When modeling a large scale system, you would probably be working with a high volume of model elements. They describe a model from different views and different phases, hence are in different types. UML package helps to organize and arrange model elements and diagrams into logical groups, through which you can manage a chunk of project data together. You can also use packages to present different views of the system's architecture. In addition, developers can use package to model the physical package or namespace structure of the application to build. With this, they follow the convention of naming package like using lower case for Java package.
|July 6, 2011|
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Package diagram visualizes packages and depicts the dependency, import, access, generalization, realization and merge relationships between them. Package diagram enables you to gain a high level understanding of the collaboration among model elements through analyzing the relationships among their parent package. This also helps explain the system's architecture from a broad view.
Here are some of the notations you can use in package diagram.
|Package||Represents a group of model elements and/or diagrams.|
|Subsystem||A system that is part of a large scale system.|
|Dependency||When a package (e.g. client) requires another (e.g. supplier) for specification or implementation, a dependency would be established to model that. Dependency can also be found among model elements contained in packages.|
|Import||A relationship that shows the model elements in a package which are to be imported from another package. It allows a package to refer to a model element in another package without qualification.|
|Access||Model elements in a package that can be used by the model elements in another package but cannot be further imported from that package.|
|Generalization||A relationship that shows a package inheriting from another by sharing its properties and adding its own properties to produce a package with more specific specification.|
|Realization||An abstraction relationship between two packages showing that the supplier package provides specification while the client package implements it.|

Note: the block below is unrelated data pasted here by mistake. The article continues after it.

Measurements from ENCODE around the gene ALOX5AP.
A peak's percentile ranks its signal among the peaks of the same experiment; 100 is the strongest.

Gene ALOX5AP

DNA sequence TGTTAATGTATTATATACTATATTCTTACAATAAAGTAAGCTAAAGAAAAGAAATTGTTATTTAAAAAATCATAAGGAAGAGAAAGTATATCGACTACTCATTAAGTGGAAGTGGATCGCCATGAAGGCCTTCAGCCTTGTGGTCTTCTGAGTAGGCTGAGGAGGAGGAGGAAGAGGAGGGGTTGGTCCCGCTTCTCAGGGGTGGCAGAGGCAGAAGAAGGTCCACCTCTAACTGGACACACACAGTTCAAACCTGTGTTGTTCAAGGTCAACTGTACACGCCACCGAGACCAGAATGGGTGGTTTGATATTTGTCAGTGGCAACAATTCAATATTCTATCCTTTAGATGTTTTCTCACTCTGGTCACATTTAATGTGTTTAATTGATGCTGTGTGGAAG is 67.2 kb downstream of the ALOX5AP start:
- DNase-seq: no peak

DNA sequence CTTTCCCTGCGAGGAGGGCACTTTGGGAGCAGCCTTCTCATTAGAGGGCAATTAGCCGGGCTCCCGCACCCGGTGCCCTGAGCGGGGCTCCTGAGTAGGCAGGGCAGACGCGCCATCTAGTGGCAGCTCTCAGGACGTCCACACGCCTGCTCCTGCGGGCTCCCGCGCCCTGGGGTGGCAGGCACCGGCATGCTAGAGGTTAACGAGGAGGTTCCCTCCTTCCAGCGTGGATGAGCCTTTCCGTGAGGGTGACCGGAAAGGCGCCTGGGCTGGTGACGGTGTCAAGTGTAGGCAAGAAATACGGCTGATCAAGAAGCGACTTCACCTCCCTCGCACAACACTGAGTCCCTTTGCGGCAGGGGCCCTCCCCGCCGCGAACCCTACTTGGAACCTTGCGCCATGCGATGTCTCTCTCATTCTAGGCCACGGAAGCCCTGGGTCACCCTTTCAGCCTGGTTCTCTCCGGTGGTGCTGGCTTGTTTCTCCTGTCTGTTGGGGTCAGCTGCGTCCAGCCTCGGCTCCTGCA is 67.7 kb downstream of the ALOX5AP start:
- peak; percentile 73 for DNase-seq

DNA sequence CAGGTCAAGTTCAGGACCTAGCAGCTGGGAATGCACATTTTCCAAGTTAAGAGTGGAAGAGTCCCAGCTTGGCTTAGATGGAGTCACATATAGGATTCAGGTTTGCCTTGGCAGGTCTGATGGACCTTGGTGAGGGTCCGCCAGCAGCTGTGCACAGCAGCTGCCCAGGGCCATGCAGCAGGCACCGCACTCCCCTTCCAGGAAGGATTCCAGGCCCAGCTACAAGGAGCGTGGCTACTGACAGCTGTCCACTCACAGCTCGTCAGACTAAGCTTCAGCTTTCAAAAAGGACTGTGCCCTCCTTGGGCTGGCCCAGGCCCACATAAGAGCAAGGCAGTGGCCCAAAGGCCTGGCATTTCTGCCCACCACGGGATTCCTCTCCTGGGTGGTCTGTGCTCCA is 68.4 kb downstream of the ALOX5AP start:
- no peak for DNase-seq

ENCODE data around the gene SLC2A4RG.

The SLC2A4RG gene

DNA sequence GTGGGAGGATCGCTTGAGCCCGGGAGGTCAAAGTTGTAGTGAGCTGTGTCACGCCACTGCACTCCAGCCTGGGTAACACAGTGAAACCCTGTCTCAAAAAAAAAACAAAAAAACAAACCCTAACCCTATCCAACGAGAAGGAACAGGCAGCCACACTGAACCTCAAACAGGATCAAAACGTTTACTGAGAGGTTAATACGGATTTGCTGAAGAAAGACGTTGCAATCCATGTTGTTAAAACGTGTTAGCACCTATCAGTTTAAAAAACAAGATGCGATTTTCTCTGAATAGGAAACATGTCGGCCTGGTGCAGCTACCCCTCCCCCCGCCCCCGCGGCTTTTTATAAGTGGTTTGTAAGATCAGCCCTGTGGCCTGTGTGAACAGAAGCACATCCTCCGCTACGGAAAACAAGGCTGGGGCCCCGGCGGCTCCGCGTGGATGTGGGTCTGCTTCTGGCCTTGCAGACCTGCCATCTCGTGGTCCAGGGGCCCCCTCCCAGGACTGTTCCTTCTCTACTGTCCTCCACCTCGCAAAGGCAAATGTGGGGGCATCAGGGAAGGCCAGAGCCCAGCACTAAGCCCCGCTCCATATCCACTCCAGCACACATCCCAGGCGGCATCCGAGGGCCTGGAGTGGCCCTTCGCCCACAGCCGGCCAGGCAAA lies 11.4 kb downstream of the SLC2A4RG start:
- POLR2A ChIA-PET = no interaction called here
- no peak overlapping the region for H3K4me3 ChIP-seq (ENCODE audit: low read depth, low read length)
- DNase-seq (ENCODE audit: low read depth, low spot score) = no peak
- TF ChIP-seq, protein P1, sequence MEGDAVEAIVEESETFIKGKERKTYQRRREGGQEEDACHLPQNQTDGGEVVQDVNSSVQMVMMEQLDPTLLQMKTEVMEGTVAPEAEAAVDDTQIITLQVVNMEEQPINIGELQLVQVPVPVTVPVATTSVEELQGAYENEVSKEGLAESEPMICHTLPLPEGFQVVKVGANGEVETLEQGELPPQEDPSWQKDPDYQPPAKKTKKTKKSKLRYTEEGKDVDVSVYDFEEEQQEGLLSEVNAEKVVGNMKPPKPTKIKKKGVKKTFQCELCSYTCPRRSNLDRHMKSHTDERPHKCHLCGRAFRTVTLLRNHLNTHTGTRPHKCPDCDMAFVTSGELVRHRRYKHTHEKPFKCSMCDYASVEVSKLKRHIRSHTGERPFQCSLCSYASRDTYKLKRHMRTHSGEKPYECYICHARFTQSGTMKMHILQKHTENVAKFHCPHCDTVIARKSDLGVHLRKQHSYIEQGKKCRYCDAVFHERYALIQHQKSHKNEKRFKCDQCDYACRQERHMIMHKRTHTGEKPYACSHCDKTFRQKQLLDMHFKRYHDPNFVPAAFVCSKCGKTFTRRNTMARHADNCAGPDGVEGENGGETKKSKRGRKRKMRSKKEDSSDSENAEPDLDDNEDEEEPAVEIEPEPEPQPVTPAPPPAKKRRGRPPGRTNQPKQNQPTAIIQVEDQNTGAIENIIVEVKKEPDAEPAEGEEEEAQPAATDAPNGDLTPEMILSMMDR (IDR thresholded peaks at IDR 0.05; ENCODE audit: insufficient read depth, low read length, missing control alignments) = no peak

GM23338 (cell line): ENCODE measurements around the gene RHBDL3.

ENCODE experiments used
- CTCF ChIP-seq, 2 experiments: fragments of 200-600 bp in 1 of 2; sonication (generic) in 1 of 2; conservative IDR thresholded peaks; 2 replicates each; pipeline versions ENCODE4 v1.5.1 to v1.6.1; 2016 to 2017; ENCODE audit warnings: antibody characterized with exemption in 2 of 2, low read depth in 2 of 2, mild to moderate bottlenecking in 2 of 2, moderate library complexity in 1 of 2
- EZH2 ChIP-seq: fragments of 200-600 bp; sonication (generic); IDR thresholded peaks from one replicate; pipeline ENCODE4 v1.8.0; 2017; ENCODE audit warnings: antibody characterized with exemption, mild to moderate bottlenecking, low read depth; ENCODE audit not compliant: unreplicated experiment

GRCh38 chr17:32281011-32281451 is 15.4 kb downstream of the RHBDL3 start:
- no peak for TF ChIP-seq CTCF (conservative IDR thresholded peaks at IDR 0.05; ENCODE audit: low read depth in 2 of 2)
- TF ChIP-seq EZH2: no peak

|Merge||A relationship between two packages showing that their contents are to be combined. This should be used when elements in packages have the same name and represent the same concept.|
In this tutorial, we'll use Visual Paradigm to model a simple system with several UML classes in it. We are going to create packages and move the classes into them. We'll also draw package diagram to show the relationships between packages.
Before starting this tutorial, you may want to familiarize yourself with the following resources.
Since we are using package with classes in the following example, let's begin by creating a few classes.
Note: In practice, you may use package with any type of model elements. There is no special requirement.
We now have four classes. Shape, Triangle and Ellipse belong to model, while Color is a type, required by the Shape class. In this section, we'll create two packages to group the four classes. There are many possible ways for you to create packages. One way is to create them directly in a class diagram containing the classes. In this tutorial, we'll try something different - creating package in the Model Explorer.
You can move model elements into a package through the Model Explorer via simple drag-and-drop. In this section, we'll move the classes into the appropriate packages.
Now, you can draw a package diagram to show the relationships among the classes from a high-level view, through modeling with their parent packages.
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